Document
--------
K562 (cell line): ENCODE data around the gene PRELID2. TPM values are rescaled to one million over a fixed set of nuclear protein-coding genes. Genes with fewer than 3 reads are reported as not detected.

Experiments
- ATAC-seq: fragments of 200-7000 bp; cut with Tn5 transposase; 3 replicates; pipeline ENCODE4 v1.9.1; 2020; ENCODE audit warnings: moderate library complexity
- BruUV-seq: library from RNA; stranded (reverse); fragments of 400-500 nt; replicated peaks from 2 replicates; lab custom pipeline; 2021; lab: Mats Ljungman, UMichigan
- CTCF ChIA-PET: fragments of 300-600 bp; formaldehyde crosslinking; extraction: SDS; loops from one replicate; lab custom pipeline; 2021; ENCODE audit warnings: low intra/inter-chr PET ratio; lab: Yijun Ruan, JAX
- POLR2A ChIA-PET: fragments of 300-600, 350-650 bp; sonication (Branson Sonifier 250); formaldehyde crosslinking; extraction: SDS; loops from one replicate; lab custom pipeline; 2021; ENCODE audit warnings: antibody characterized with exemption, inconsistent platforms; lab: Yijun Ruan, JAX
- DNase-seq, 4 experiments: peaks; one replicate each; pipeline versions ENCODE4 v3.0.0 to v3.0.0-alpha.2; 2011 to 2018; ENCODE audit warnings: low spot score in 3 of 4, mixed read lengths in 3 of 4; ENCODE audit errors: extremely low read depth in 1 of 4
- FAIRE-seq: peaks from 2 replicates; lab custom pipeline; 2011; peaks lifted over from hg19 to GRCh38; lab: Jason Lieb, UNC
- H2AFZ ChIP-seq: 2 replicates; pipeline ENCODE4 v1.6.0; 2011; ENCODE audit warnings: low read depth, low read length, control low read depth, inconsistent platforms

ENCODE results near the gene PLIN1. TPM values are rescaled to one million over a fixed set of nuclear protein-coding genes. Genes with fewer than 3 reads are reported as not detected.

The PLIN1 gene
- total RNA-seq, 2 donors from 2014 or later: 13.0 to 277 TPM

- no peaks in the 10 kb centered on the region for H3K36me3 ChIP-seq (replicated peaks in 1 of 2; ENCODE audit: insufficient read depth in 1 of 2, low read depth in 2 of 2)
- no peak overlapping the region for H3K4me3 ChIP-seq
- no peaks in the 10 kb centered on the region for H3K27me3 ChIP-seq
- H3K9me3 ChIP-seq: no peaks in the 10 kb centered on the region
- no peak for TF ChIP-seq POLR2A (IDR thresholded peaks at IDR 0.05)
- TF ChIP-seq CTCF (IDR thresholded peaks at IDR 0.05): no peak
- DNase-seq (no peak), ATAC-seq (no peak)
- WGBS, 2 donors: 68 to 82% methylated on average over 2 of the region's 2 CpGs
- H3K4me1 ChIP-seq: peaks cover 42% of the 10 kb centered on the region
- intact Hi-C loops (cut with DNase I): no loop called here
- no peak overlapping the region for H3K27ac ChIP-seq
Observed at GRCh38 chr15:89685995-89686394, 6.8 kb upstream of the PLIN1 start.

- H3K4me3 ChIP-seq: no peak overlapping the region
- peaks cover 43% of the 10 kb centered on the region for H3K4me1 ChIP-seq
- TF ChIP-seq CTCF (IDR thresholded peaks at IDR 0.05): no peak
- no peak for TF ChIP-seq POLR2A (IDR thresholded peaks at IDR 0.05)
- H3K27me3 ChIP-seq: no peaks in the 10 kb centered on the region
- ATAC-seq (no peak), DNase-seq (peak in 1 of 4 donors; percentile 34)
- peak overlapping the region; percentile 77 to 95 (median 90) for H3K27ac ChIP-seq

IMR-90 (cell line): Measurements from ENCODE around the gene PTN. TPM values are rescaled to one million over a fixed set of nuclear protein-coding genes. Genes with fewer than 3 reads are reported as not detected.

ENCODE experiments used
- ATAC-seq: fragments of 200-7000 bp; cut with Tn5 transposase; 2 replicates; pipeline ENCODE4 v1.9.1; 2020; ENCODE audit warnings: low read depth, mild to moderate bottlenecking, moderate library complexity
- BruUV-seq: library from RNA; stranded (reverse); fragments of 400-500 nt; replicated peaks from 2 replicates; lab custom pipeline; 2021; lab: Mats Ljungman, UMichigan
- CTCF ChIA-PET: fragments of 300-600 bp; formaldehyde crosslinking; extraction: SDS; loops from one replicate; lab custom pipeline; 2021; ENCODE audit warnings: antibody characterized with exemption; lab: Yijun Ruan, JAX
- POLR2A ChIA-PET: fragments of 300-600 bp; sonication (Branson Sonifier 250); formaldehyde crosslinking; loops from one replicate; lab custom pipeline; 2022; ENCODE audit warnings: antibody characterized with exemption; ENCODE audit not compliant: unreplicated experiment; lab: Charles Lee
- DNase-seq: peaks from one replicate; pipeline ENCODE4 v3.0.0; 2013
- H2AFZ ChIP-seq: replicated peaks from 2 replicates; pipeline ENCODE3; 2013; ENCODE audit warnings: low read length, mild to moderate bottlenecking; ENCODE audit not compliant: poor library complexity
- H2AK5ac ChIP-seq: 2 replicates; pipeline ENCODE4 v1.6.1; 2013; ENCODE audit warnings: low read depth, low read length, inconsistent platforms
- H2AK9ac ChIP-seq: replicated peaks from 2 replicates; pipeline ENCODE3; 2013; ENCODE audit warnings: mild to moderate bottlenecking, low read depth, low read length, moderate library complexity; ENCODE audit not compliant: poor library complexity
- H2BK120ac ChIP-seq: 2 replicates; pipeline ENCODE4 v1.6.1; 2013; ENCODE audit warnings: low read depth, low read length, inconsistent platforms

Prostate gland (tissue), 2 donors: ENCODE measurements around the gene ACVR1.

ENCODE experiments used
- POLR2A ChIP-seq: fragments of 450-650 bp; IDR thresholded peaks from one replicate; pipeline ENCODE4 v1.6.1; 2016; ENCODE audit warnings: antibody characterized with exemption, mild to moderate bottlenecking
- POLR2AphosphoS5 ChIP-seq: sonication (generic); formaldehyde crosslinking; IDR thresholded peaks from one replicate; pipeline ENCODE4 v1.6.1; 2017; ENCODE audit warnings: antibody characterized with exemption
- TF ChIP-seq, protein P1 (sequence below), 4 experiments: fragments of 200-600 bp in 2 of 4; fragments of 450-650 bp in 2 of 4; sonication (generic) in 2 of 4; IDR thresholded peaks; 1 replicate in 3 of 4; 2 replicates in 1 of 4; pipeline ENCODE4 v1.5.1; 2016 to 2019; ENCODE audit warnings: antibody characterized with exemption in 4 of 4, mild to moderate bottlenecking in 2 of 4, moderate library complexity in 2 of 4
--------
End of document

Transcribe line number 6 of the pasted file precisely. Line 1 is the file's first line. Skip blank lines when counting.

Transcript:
- POLR2A ChIA-PET: fragments of 300-600, 350-650 bp; sonication (Branson Sonifier 250); formaldehyde crosslinking; extraction: SDS; loops from one replicate; lab custom pipeline; 2021; ENCODE audit warnings: antibody characterized with exemption, inconsistent platforms; lab: Yijun Ruan, JAX